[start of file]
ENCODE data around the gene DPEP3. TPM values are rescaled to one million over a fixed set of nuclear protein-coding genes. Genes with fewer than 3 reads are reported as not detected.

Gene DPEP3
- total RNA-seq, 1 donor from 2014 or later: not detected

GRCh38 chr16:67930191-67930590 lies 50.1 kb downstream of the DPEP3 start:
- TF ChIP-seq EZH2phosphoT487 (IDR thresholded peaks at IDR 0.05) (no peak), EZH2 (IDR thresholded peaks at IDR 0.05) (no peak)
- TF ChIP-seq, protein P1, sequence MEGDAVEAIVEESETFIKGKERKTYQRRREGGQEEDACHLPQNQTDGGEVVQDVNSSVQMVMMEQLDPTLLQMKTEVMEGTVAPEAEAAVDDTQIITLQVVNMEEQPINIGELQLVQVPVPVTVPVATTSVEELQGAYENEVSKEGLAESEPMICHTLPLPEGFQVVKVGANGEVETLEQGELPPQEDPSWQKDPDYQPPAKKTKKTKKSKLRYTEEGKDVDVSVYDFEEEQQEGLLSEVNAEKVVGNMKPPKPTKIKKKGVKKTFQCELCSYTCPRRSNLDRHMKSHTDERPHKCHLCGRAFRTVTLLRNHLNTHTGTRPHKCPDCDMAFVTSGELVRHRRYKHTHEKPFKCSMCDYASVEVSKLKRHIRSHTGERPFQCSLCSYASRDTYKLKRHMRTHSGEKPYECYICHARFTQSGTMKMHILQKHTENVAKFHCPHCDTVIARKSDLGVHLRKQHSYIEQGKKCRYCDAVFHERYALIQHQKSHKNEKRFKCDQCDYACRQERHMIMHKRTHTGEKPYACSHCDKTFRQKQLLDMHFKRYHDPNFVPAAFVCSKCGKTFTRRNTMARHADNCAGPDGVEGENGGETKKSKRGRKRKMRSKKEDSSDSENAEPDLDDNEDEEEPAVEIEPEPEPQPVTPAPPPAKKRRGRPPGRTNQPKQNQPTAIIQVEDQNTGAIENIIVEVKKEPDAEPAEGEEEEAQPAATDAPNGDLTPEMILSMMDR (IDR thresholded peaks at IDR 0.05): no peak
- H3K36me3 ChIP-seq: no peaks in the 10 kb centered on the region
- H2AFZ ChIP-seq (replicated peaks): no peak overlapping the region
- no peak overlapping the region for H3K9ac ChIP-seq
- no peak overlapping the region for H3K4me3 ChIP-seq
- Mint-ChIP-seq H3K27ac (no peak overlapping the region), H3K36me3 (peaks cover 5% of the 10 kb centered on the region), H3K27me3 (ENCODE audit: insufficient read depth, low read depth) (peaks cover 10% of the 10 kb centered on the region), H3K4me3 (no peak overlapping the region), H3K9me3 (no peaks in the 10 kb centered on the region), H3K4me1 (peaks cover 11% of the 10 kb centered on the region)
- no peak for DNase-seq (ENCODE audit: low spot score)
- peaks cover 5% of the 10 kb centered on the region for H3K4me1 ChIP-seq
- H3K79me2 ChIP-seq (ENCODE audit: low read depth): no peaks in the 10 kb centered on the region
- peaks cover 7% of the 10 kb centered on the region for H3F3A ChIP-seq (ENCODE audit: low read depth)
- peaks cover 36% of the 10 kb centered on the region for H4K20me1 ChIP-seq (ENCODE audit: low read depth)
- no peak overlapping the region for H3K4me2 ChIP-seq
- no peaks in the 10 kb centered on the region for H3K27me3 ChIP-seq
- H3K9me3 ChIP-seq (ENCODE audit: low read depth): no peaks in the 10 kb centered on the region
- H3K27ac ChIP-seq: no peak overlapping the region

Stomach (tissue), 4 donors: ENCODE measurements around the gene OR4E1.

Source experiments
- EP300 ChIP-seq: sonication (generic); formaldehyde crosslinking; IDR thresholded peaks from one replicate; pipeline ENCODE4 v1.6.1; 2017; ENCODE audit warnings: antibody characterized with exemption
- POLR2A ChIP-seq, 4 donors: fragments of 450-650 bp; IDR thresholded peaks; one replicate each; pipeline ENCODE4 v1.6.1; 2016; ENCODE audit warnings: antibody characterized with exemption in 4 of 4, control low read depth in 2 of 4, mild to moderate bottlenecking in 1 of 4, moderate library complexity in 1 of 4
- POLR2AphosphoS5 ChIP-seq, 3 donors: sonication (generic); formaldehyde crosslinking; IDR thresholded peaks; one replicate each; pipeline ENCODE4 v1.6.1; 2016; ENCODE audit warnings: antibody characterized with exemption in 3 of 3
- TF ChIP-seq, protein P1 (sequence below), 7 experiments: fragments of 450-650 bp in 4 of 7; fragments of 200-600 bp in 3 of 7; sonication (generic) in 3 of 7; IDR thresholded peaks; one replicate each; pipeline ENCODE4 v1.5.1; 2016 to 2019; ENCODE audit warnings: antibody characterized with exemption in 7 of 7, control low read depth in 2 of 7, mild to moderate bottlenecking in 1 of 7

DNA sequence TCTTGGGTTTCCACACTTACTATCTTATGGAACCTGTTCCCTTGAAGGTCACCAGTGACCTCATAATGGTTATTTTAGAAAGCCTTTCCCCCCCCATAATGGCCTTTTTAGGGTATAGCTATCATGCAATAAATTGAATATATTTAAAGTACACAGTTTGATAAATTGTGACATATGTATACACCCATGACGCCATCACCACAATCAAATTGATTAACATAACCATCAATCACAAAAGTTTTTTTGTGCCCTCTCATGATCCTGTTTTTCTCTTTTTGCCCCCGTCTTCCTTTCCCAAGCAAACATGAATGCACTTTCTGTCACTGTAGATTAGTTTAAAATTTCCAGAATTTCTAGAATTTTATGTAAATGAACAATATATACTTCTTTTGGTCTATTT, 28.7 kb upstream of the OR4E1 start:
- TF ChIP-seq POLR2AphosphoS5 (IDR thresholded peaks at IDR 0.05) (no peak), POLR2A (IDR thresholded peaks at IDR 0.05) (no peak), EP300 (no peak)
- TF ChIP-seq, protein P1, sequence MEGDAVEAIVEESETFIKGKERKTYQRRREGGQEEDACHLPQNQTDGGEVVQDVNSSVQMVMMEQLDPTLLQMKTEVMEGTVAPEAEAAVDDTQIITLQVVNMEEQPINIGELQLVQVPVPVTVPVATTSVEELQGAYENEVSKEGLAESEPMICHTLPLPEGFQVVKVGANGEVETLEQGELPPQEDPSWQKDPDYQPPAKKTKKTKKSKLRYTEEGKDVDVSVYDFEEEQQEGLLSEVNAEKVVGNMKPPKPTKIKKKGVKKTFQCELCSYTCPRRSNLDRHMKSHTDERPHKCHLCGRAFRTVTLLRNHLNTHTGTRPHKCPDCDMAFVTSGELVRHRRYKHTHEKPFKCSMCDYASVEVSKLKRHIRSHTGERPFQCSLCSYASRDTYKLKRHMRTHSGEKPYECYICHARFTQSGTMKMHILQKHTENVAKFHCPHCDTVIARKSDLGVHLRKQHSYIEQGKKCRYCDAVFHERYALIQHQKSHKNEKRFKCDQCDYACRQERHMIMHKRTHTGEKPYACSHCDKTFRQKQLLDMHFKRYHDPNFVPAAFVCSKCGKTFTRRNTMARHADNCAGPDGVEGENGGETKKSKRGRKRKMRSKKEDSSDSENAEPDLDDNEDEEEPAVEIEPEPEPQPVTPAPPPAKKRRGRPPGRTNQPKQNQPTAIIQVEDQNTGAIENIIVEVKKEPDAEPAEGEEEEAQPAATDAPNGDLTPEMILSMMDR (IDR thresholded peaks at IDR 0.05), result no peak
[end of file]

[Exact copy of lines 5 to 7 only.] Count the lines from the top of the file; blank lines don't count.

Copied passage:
- TF ChIP-seq EZH2phosphoT487 (IDR thresholded peaks at IDR 0.05) (no peak), EZH2 (IDR thresholded peaks at IDR 0.05) (no peak)
- TF ChIP-seq, protein P1, sequence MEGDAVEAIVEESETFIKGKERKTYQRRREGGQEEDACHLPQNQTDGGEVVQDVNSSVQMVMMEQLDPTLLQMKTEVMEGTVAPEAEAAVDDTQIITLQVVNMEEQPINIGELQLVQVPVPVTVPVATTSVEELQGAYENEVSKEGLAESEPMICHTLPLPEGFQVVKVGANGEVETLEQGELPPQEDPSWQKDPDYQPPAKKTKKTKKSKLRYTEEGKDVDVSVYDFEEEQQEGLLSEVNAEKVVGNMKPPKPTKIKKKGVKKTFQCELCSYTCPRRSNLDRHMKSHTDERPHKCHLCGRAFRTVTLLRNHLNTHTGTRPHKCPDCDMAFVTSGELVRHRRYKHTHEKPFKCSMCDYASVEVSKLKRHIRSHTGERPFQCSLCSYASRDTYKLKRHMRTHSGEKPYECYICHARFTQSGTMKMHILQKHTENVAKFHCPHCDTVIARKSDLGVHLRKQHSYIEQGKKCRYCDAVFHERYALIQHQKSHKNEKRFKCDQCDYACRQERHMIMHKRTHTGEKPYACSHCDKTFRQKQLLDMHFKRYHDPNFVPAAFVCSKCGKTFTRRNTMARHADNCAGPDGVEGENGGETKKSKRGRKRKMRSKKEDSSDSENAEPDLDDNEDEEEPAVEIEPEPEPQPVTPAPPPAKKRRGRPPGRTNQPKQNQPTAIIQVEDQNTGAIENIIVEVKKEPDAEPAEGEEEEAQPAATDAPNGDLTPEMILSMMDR (IDR thresholded peaks at IDR 0.05): no peak
- H3K36me3 ChIP-seq: no peaks in the 10 kb centered on the region